It didn't take much persuasion. Apart from the magical circumstances of perennially flowing water sources and stunning desert backcountry scenery, and incomparable solitude and abundant serenity, Salt Creek Canyon is a repository of archaeological, historic and ecological treasures, a special place of intriguing rock art, ruined structures, and cool caves and angular joints formed by intersecting slabs of adjoining boulders. We all gathered in one such "joint" at the precise moment that the sun's pellucid golden rays shafted through to fall upon us, forming a perfect and utterly holy cross of light on the floor. During this intensely spiritual moment, we huddled together, arms embracing, as Yiannis spontaneously offered up a prayer/incantation of peace, love, happiness, joy, and prosperity; a truly beautiful and rhapsodic, spell-casting oration, bestowing his buena onda and good karma upon one and all as though he were a Pagan priest blessing us and the world.

Before any hiking was to be done, we first had to get our overnight permit. That took up forty-five minutes to an hour when it was all said and done, forced to listen to a summertime kid give the standard litany to the tourists — stay out of the water, pack it in pack it out, no firearms — and, sign here, swearing not to destroy the national treasures and monuments along the way. (Do people really violate the rules?) And as for the bears, we were alerted, take every necessary precaution! (Oh, my!) They too dig Salt Creek Canyon, for its water and abundant delectable flora, so they trundle down out of the La Sal and Abajo mountains to forage; we were warned to hang our food. I pooh-poohed that notion; in more than twenty years of camping and hiking in "bear country" I have never once hung my food and never once had to contend with a prowling ursine (well, maybe once). Yiannis looked at me with a surprised expression, "Are you sure, Tom?" I said yes, that we all have positive bear medicine, nothing to worry about. (Yiannis and Colleen unconditionally accepted and trusted my answer.) And, of course, I was right, not a bear nor any scat in sight. As it turned out, we were lucky to get a permit, one of the last ones to be issued on the spot, but it was at the 8.5-mile camp site, above Upper Jump, which meant a long, slogging hike.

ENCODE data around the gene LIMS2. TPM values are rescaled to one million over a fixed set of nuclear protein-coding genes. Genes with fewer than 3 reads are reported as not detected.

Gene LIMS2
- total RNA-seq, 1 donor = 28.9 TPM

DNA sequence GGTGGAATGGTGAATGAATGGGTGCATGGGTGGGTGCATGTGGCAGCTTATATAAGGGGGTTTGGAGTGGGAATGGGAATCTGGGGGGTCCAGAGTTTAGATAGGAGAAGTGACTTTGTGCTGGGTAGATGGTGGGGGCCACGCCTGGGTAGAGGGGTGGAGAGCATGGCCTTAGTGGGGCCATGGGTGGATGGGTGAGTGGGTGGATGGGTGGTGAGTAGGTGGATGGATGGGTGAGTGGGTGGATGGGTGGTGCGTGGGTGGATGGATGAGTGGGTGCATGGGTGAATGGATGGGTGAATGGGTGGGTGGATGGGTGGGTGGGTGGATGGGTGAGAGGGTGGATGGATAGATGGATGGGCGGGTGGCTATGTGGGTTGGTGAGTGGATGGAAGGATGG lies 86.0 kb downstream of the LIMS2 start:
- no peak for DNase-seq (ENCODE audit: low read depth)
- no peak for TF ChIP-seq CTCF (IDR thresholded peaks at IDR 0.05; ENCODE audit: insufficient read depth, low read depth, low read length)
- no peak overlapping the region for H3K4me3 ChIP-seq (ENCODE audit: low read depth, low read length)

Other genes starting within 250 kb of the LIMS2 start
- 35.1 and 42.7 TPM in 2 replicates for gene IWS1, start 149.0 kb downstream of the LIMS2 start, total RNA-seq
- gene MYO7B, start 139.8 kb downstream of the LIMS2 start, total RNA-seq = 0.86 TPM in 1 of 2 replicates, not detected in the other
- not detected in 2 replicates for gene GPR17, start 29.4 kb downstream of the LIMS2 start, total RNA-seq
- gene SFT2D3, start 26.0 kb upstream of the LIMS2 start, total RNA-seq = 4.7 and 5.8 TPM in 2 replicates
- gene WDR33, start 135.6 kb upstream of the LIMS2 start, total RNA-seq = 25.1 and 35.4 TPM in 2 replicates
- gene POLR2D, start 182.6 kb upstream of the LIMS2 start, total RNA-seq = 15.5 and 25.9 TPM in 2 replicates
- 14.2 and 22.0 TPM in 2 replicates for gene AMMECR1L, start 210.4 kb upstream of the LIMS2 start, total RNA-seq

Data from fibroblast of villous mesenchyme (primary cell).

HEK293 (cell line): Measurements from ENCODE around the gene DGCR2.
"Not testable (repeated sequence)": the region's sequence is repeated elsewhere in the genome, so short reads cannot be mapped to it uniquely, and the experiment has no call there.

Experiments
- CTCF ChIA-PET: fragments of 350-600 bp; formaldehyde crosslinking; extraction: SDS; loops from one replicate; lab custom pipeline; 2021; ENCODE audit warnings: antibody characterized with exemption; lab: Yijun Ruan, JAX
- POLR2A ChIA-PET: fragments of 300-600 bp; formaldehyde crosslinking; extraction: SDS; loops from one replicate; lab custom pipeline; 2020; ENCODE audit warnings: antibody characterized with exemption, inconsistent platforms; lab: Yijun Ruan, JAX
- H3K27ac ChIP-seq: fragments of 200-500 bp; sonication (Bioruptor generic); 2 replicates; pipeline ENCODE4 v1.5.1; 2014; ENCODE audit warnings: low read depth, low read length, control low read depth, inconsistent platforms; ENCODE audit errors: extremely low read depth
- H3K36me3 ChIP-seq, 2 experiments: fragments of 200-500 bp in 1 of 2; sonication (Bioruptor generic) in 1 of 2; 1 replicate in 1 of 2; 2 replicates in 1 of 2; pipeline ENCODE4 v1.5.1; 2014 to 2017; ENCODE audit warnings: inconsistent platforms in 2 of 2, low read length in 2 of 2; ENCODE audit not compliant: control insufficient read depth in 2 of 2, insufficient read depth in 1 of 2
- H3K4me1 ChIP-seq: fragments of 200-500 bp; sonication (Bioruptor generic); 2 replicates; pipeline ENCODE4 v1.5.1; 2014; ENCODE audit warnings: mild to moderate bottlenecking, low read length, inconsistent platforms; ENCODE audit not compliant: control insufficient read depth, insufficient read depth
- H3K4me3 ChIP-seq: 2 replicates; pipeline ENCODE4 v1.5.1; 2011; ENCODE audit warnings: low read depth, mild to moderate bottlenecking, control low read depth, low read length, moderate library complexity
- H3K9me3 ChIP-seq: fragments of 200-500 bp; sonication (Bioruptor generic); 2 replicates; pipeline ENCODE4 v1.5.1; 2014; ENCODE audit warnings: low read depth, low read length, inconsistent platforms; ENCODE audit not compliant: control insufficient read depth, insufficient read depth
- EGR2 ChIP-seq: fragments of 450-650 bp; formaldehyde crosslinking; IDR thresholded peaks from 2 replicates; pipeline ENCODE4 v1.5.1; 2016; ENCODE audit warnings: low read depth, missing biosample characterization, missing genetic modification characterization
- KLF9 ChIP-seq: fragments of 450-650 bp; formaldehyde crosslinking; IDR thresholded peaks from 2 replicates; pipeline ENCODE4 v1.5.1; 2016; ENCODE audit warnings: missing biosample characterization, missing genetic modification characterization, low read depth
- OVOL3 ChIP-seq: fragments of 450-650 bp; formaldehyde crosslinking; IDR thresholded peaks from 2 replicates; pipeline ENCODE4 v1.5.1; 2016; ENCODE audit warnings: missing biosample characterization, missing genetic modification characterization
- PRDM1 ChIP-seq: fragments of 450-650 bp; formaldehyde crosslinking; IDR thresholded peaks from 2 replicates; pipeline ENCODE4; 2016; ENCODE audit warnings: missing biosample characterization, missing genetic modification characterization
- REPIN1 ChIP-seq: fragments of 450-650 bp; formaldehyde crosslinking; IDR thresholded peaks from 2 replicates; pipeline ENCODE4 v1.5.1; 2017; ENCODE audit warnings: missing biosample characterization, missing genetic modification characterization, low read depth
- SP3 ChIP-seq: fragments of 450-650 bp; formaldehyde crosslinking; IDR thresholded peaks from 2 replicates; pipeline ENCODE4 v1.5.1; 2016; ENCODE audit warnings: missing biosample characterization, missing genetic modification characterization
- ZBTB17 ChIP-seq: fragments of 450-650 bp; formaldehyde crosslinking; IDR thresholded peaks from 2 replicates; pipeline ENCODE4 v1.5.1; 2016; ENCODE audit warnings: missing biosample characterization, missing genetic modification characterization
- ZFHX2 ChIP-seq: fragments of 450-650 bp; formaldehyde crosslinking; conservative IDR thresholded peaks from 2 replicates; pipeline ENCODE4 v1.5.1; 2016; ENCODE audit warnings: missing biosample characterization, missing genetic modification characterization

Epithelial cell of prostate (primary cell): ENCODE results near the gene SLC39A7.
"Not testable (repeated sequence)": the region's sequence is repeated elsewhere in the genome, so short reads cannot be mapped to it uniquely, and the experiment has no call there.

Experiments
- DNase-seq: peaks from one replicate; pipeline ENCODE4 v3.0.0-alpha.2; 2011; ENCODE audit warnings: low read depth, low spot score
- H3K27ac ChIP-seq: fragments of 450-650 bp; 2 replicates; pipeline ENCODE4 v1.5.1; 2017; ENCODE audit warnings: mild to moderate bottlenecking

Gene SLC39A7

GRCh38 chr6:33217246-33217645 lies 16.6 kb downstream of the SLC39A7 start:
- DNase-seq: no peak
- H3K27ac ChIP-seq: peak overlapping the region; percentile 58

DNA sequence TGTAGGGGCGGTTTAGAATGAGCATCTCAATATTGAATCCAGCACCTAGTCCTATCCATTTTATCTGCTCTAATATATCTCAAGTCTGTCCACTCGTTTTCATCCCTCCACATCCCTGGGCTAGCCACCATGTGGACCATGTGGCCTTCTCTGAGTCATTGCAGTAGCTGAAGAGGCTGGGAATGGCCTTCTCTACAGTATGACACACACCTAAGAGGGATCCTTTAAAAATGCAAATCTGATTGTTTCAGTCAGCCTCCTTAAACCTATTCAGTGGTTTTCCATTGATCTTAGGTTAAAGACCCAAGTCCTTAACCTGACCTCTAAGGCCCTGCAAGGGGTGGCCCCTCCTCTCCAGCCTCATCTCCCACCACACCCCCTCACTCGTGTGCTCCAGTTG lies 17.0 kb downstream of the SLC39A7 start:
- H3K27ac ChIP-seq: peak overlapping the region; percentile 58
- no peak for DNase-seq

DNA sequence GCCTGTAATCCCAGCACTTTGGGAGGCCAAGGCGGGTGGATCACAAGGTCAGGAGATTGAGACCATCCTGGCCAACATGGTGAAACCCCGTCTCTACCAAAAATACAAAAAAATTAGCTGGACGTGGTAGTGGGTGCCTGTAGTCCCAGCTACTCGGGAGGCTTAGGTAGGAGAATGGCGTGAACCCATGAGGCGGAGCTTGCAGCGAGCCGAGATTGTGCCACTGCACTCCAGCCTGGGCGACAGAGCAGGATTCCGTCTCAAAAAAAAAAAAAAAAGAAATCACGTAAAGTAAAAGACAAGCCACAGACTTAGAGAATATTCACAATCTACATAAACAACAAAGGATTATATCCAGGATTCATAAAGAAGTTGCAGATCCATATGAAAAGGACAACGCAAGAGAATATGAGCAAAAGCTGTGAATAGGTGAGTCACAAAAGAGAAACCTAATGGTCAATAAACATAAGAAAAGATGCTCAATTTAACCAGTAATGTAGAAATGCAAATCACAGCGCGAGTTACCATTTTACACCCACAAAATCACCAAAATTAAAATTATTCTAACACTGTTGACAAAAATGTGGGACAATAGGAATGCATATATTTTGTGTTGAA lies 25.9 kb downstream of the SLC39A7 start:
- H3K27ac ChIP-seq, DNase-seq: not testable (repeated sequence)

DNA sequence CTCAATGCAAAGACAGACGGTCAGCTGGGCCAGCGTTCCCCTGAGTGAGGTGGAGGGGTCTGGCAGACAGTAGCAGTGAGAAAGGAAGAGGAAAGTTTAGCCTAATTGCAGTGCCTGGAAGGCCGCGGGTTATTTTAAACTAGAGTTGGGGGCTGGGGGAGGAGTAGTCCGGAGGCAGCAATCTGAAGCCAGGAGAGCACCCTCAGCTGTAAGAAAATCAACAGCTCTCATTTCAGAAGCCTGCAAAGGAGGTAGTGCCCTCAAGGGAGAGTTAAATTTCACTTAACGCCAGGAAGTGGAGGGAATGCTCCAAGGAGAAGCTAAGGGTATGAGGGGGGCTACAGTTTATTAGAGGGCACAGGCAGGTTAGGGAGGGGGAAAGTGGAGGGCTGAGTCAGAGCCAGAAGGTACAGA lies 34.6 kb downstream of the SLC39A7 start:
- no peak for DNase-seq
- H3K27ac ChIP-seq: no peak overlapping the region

On a 1 to 10 scale of flawless, pristine days, this was a 10.5, and hot as August already. Yeah, you're thinking, it's only 8.5 miles, but it was some of the hardest mileage I've ever trudged! The first two miles plunged over 1500 feet down a boulder-strewn trail through a gaping cleft in massive rock walls. The remaining miles were vast stretches of sandy, unshaded trail; we got all scratched up by thorny trailside brush. The sun beat down and we were dying for a swim in the first pools we came to, but we resisted the temptation, not being bears or foxes or coyotes or deer for whom the pools are reserved.

Mary and I certainly regretted carrying so much gear on such a short hike, and Colleen and Yiannis, no doubt, were happy to be venturing into this wild country with just fannypacks, their sleeping bags, Spartan food, and a quart of water apiece! At one point, Yiannis picked up my pack and was astounded at its weight. I suspected he was even impressed, but then he called it "foolish". (Yeah, ok, laugh, but when you need the medicine kit for some emergency, or me to filter water for you, or a freak rain or dust storm forces you into my tent, let's talk then! I couldn't figure out if it was Icarus-like hubris, boyish naivete, macho bravura, or simply the deep faith borne of natural confidence in the world that Yiannis possessed, or what, that allowed him to be convinced of his invulnerability and immortality. Turiya was similarly puzzled by their seeming lack of preparation. Granted, we were only going in for one night, but still, you've got to be prepared! Or as I put it to Yiannis during our discussion of why I was carrying so much, "Be prepared for anything, expect nothing." That means carrying fifty, sixty pounds!)

Well, they were on their ultra-light, minimalist kick, which I don't knock, because there's a legit place in my book for that! I admit, too often I overload myself with the unnecessary weight of frivolous creature comforts, which is sort of Yiannis' point: you can get by without, or with much less, than you think you need. Okay, well, if this is so true, then why not strive for the ultimate, and leave it all behind, let it all go, no sleeping bag, no food, no water, just you, a knife, your wits, and hello tooth and fang world. That would have even been a relatively easy thing to do as an "experiment", set off on the hike in resolute ascetic minimalism: no sleeping bag, no fanny pack, no food even, since it's for only a day or two. Anyway, I said to Yiannis and Colleen, "The ancient ones lived here, danced here, ate here, played here, loved here, fucked here, died here, and how nice, we get to camp here! We are not those people. It's a fantasy to think you can come here and be them, live like them. . .go ahead, try!"

Five or six miles down trail seemed like an eternity with all the weight and the intense sun bearing down on me. To make things worse, the blister on my right little toe was killing me! (Yiannis had an old country remedio: tomato! At a rest stop, he took my toe in hand, brutally manipulating it as he rubbed part of a tomato on it, then wrapped it in a band-aid; it was agonizing, but Mary said I was getting a taste of my own medicine!).